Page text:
For many course creators, numbers are scary.
You’re simply trying to impact people’s lives by dropping into your zone of genius and creating an online course that helps your audience, right?
Though it can feel daunting to look at your numbers, it’s a necessary and empowering practice that will give you critical information and clarity in your business. It will clearly present you with which efforts are and aren’t working, and provide you with the framework for a straightforward course of action in your biz.
In fact, I’m willing to bet that once you begin to pull back the curtain on your data and see the possibilities of optimizing your online business that come with understanding these numbers … You’re going to begin to feel energized by it.
Today I’m going to help you distinguish between the numbers that are critical to understanding your biz and improving your performance, vs those that are quite simply… fluff.
2 types of numbers in your business:
- Vanity Metrics
Key Performance Indicators
Let’s define them, shall we?
Vanity Metrics are numbers that make you appear to be doing well but do not help you in understanding your business’s performance in a manner that will effectively inform your strategy. We often confuse these numbers as important, typically because others can see these numbers (such as likes or follower count) or have told us that they’re important. However, they don’t ultimately contribute to our overarching goals or our bottom line.
On the other hand, we have Key Performance Indicators which are a unique set of data points that are specific to your business goals. These are the quantifiable measures that are critical to understanding the success of your business in meeting your objectives for performance. These KPIs provide you and your team with clear targets to aim for, and are ultimately the only numbers you should truly be focusing on.
How do I identify which numbers are Vanity Metrics, and which are KPIs?
1. Understand your business goals specific to your business model:
If you’re an influencer who gets paid work based on how much of a following or engagement you get on your post then your likes and follower count absolutely matter. However, if you’re an online course creator, ultimately your goal should be to increase the number of students you have enrolled in your course. In this case, your KPIs could be the amount of email list opt-ins that you’ll ultimately be able to sell to and your conversion rate from email list opt-in to purchaser. Your plan of action then will not be to get more likes or followers on social media, it could be to strategically generate more leads using ads or collaborations (to increase your email list) whilst nurturing your existing email list to improve your conversion rate for the future.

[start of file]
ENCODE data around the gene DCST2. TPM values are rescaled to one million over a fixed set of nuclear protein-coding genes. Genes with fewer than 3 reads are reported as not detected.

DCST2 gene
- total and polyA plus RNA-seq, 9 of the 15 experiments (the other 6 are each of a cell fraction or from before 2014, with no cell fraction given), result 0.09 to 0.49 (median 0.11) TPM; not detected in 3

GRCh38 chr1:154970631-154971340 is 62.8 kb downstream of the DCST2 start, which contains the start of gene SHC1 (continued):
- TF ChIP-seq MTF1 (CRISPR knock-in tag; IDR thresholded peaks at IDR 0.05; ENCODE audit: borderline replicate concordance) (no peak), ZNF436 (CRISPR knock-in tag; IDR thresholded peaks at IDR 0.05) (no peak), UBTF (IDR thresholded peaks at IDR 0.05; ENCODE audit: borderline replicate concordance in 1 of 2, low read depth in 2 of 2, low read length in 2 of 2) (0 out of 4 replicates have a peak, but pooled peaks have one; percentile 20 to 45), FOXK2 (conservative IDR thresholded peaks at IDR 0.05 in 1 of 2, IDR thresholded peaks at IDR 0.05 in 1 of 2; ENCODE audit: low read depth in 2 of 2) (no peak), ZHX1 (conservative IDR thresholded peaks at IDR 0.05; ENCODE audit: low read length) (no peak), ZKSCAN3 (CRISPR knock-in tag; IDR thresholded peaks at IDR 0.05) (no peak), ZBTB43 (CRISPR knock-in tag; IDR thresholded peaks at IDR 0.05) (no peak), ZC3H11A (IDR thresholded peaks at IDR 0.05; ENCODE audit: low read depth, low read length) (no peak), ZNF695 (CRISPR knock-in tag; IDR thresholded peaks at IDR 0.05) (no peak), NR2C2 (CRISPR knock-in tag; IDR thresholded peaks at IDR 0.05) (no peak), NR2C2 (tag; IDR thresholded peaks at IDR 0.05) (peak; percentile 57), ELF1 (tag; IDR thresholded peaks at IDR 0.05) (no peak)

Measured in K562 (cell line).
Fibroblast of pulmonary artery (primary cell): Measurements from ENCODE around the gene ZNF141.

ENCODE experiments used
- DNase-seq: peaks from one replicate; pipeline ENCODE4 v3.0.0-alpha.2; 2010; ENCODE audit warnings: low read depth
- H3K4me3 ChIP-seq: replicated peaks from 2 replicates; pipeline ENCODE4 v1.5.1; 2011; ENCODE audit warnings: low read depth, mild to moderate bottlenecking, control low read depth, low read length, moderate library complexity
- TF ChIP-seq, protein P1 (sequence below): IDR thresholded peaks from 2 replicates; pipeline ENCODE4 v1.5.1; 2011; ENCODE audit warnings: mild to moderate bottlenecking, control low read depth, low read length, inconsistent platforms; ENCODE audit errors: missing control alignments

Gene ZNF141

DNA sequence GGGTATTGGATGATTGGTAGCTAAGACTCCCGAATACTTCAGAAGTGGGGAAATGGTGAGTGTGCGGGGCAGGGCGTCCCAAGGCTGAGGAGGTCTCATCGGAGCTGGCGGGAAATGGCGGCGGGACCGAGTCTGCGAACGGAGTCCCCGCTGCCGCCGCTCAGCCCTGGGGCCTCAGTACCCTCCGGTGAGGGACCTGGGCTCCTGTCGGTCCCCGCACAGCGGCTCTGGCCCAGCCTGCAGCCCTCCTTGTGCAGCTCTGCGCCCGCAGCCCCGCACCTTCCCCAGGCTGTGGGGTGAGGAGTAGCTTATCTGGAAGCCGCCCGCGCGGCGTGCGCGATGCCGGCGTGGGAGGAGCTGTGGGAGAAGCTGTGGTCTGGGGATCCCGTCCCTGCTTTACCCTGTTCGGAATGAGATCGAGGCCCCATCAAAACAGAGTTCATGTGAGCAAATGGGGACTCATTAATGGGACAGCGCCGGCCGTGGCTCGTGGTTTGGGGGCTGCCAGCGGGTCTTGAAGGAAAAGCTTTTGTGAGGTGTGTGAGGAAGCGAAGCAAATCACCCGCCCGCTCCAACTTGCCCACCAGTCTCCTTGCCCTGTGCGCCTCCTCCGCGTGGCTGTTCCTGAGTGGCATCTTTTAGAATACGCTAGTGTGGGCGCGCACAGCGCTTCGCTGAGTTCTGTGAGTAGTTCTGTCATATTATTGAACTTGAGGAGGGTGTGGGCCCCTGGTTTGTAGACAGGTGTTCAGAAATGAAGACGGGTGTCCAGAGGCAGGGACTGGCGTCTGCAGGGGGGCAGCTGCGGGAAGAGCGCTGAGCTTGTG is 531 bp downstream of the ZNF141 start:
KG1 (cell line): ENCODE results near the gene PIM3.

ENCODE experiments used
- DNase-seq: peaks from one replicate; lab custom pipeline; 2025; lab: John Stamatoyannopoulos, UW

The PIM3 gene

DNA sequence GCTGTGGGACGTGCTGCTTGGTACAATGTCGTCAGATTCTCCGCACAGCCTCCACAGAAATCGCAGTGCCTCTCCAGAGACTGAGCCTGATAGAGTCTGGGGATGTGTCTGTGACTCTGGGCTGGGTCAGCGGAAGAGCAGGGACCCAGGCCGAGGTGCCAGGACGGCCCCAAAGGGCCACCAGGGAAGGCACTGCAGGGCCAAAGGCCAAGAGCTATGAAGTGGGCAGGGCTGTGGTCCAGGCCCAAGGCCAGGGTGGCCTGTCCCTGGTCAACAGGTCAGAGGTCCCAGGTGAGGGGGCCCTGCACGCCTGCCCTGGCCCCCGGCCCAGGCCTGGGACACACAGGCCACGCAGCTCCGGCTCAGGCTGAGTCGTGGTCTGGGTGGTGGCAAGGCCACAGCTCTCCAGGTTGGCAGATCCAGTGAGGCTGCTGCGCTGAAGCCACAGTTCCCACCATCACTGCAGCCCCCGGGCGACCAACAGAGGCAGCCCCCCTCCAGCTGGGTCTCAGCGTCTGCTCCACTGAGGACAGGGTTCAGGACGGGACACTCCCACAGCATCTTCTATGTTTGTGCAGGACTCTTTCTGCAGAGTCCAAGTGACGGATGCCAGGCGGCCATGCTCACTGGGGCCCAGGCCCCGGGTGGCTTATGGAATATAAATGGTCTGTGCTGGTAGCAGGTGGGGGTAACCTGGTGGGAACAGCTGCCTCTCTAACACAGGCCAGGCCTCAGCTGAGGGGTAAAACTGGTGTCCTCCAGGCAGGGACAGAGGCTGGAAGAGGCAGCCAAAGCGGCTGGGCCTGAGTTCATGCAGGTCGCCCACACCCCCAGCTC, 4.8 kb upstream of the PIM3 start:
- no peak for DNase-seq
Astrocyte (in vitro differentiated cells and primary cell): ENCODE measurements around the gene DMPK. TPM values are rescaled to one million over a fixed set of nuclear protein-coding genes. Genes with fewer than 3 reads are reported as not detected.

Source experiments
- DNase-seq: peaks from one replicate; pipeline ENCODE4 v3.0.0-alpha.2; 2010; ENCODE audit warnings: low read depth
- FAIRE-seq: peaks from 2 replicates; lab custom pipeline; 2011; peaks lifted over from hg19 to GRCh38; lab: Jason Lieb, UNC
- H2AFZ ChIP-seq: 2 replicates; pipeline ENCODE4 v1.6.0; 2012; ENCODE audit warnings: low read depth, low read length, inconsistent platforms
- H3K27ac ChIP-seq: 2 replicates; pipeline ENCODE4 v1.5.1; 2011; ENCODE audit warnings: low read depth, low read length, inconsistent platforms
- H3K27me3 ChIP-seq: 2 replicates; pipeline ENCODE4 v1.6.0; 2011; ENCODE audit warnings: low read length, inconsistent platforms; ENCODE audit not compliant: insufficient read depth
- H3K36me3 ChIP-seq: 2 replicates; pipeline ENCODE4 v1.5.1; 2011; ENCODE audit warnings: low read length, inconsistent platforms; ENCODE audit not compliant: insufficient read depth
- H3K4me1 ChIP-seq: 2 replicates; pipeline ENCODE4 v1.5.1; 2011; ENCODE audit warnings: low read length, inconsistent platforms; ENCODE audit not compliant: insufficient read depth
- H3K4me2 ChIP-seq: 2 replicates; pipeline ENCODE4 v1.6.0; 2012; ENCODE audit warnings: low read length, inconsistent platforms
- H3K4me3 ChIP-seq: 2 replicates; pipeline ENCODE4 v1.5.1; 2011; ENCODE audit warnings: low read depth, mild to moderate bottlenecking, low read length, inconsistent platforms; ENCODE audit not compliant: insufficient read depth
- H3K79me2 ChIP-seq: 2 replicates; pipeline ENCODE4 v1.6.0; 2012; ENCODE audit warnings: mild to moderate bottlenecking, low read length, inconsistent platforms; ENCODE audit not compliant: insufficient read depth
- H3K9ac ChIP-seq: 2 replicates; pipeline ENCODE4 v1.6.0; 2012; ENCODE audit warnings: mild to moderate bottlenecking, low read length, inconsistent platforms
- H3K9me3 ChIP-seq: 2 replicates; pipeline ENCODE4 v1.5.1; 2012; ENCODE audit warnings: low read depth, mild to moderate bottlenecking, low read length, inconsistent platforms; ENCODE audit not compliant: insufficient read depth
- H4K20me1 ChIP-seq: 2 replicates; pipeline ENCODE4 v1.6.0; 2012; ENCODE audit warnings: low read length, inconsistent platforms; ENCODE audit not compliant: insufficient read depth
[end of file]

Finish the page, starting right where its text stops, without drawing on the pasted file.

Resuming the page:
2. Ask yourself, “What strategic business decision can I make with this data point?”:
If you’re not clear on whether a metric is a KPI or vanity metric you should ask yourself “Does this data point provide me with information that can inform a strategic course of action in my biz?” If the answer to this is “no” or “I’m not sure” it may be worth shelving the metric. Everything you measure should be with a purpose and allow you to quickly understand where there’s room for improvement.
Let’s run through an example:
If you’re running an ad that points to a free download opt-in page, you’ll be able to see the following metrics:
- Ad Views
- Opt-in Page Views
- Number of Downloads
These three metrics ultimately can give you the following information:
- The percentage of people that saw the ad and then clicked into the opt-in page: This will allow you to get a feel for the strength of your ad content and audience. You can then start making small tweaks to your ads (such as changing the audience OR changing the content) to see if you can improve this percentage and get stronger ads.
- The percentage of people that saw your opt-in page and then opted in to get the free download: This will allow you to understand the strength of your opt-in page. You can then start making small tweaks to the page (such as bigger, bolder buttons, an easier way to fill out the form, or changing your marketing language) to see if you can improve this percentage and get a stronger conversion rate.
3. Determine whether the metric is a reflection of the truth:
It is important to discern what your data points are actually telling you. For example, you may have 20,000 email subscribers which means you have an awesome list of hot leads right? Not necessarily. If you’ve pivoted in your business, you may have 18,000 cold leads that are not your ideal client, meaning that your conversion rates will be low. Another example is that you may be looking at your competitor with 50,000 followers on social media and wondering why you’re struggling to get followers, but as we all know it’s easy and cheap to pay for followers which means they may appear to be doing well but their audience is cold. In these instances, the quantity of subscribers are vanity metrics (they look and sound good), however, the quality of the subscribers is really your KPI as it’ll directly impact your bottom dollar.
Now, I’d love to hear from you. Leave a comment below and let me know...
- What does your online course teach?
- Are you tracking numbers in your business – or flying by the seat of your pants?
Sending you a warm hug from sweet (and rainy!) T&T ☀️🌴🇹🇹
(your online biz bestie & favorite launch strategist)
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Want to learn how to create an online course?
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